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Care After Delivery

Care After Delivery

Caring for Yourself & Your New Baby

Congratulations! You have a new baby to care for! But it’s also important for you to remember to take care of yourself too. Your body went through many changes during pregnancy and there are still some emotional and physical changes yet to come. Here are the most common questions found on

Is heavy bleeding normal?

Bleeding is normal and means you are healing. The flow of blood should slowly become a lighter color and decrease in amount in 1 to 3 weeks after the birth of your baby. If you notice a fever over 100 degrees, are passing clots or clumps of blood, or increased discharge with a bad odor – call your health care provider.[1]

how do i take care of my episiotomy?

Stitches used to repair your episiotomy will dissolve, so they do not have to be taken out. To clean the area, rinse with clear warm water and blot dry – do not wipe the area.[1]

how do i take care of my breasts?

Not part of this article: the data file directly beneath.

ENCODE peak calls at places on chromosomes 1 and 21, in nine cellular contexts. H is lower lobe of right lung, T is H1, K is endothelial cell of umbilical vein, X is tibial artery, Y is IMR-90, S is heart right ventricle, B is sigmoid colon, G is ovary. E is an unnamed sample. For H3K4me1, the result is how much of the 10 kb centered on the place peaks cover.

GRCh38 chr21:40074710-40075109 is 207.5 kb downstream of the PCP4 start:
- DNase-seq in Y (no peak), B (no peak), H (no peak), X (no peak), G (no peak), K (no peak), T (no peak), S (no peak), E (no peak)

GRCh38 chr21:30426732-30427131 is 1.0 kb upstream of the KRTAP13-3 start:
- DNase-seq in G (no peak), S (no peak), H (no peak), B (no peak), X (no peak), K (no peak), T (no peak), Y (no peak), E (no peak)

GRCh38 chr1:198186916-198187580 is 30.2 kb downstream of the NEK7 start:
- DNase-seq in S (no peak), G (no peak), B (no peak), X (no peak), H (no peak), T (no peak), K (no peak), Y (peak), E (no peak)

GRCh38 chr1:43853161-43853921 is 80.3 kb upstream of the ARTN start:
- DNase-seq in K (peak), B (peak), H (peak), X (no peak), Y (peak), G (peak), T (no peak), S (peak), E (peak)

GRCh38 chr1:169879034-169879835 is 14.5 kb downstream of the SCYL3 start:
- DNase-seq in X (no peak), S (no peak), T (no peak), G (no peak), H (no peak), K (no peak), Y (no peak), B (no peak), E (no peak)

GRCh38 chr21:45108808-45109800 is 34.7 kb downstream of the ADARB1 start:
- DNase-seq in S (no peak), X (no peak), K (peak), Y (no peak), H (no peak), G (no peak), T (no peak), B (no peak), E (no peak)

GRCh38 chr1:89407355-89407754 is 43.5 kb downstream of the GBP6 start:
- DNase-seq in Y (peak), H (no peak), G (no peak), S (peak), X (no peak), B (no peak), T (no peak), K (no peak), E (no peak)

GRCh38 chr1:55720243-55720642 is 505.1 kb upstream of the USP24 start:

If you are breastfeeding, use only water to clean the breasts and nipples. Avoid soap or creams that contain alcohol or wear a clean, well-fitting bra day and night. If you are not breastfeeding, use ice packs for no more than 15 minutes at a time and do not empty the breasts by pumping or massage as this will make more milk come in.[1]

When will I get my first period?

If you are breastfeeding, your period may take several months to return. If you are bottle feeding your baby, your periods may return in 4 to 8 weeks. You may be able to become pregnant before your first period.[1]

what is postpartum depression?

Mothers with postpartum depression experience feelings of extreme sadness, anxiety, and exhaustion that may make it difficult for them to complete daily care activities for themselves or for others. 

Postpartum depression does not have a single cause and does not occur because of something a mother does not do, and without treatment, postpartum depression can last for months or years. But, there are effective treatments available. For more on symptoms, risk factors, and treatment, visit NIH: Postpartum Depression Facts.[1]

[1] For Baby’s Sake (n.d.). You and Baby. Retrieved August 15, 2022, from